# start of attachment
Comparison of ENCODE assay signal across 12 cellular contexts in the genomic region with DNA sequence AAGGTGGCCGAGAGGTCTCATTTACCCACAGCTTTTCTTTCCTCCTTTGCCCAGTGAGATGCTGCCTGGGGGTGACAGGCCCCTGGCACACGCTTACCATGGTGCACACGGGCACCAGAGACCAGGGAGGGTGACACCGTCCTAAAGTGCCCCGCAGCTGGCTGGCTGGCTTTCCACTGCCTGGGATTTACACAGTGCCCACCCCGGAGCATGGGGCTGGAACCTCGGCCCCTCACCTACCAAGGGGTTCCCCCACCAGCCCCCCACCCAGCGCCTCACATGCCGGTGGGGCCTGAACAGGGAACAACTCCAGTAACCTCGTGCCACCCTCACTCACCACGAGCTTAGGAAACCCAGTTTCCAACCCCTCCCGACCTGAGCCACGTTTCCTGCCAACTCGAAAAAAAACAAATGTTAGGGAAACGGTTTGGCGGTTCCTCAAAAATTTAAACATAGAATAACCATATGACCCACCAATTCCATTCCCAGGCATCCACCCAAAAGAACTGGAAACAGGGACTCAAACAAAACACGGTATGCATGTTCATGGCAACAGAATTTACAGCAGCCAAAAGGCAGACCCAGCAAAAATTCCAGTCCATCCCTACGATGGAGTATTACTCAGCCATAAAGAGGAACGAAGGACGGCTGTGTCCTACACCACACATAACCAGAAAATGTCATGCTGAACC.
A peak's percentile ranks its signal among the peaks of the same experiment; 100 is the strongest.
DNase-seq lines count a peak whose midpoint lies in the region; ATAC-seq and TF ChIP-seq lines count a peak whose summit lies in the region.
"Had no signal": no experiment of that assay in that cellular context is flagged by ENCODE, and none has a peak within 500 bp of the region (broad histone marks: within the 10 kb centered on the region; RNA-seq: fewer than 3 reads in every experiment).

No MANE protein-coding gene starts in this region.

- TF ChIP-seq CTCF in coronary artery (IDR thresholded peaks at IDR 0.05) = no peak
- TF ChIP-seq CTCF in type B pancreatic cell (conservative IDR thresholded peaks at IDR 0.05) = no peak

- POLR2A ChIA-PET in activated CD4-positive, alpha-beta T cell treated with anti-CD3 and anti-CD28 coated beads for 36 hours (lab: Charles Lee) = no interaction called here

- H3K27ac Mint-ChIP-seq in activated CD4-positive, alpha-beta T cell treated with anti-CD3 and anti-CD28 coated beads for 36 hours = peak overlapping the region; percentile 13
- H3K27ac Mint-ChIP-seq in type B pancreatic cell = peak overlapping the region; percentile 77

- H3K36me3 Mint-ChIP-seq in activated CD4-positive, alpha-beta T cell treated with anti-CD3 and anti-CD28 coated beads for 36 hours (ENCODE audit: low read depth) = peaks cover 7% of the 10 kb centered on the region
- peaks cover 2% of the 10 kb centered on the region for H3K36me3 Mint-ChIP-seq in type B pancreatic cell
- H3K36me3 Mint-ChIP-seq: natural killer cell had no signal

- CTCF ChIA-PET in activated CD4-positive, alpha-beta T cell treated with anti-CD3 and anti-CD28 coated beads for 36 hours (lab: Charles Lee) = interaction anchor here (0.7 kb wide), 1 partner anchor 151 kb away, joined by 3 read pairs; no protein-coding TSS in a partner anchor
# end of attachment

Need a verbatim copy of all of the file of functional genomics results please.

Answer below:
Comparison of ENCODE assay signal across 12 cellular contexts in the genomic region with DNA sequence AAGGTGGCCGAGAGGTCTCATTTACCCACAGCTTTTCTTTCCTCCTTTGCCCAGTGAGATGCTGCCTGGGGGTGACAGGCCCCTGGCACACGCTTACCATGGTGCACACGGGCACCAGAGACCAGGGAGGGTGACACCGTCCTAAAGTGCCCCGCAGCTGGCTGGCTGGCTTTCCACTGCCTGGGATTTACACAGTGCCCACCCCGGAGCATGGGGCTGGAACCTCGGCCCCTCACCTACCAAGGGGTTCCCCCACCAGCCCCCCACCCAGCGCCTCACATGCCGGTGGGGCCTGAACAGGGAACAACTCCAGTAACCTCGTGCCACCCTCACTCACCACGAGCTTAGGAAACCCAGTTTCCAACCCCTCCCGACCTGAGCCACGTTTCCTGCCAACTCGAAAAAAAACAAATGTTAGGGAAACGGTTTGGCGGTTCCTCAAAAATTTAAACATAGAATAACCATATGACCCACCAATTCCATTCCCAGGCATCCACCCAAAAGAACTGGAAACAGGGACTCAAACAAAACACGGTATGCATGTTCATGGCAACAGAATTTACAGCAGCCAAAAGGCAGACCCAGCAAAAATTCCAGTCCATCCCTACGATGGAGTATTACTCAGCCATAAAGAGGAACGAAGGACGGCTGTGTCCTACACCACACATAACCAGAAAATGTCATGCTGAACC.
A peak's percentile ranks its signal among the peaks of the same experiment; 100 is the strongest.
DNase-seq lines count a peak whose midpoint lies in the region; ATAC-seq and TF ChIP-seq lines count a peak whose summit lies in the region.
"Had no signal": no experiment of that assay in that cellular context is flagged by ENCODE, and none has a peak within 500 bp of the region (broad histone marks: within the 10 kb centered on the region; RNA-seq: fewer than 3 reads in every experiment).

No MANE protein-coding gene starts in this region.

- TF ChIP-seq CTCF in coronary artery (IDR thresholded peaks at IDR 0.05) = no peak
- TF ChIP-seq CTCF in type B pancreatic cell (conservative IDR thresholded peaks at IDR 0.05) = no peak

- POLR2A ChIA-PET in activated CD4-positive, alpha-beta T cell treated with anti-CD3 and anti-CD28 coated beads for 36 hours (lab: Charles Lee) = no interaction called here

- H3K27ac Mint-ChIP-seq in activated CD4-positive, alpha-beta T cell treated with anti-CD3 and anti-CD28 coated beads for 36 hours = peak overlapping the region; percentile 13
- H3K27ac Mint-ChIP-seq in type B pancreatic cell = peak overlapping the region; percentile 77

- H3K36me3 Mint-ChIP-seq in activated CD4-positive, alpha-beta T cell treated with anti-CD3 and anti-CD28 coated beads for 36 hours (ENCODE audit: low read depth) = peaks cover 7% of the 10 kb centered on the region
- peaks cover 2% of the 10 kb centered on the region for H3K36me3 Mint-ChIP-seq in type B pancreatic cell
- H3K36me3 Mint-ChIP-seq: natural killer cell had no signal

- CTCF ChIA-PET in activated CD4-positive, alpha-beta T cell treated with anti-CD3 and anti-CD28 coated beads for 36 hours (lab: Charles Lee) = interaction anchor here (0.7 kb wide), 1 partner anchor 151 kb away, joined by 3 read pairs; no protein-coding TSS in a partner anchor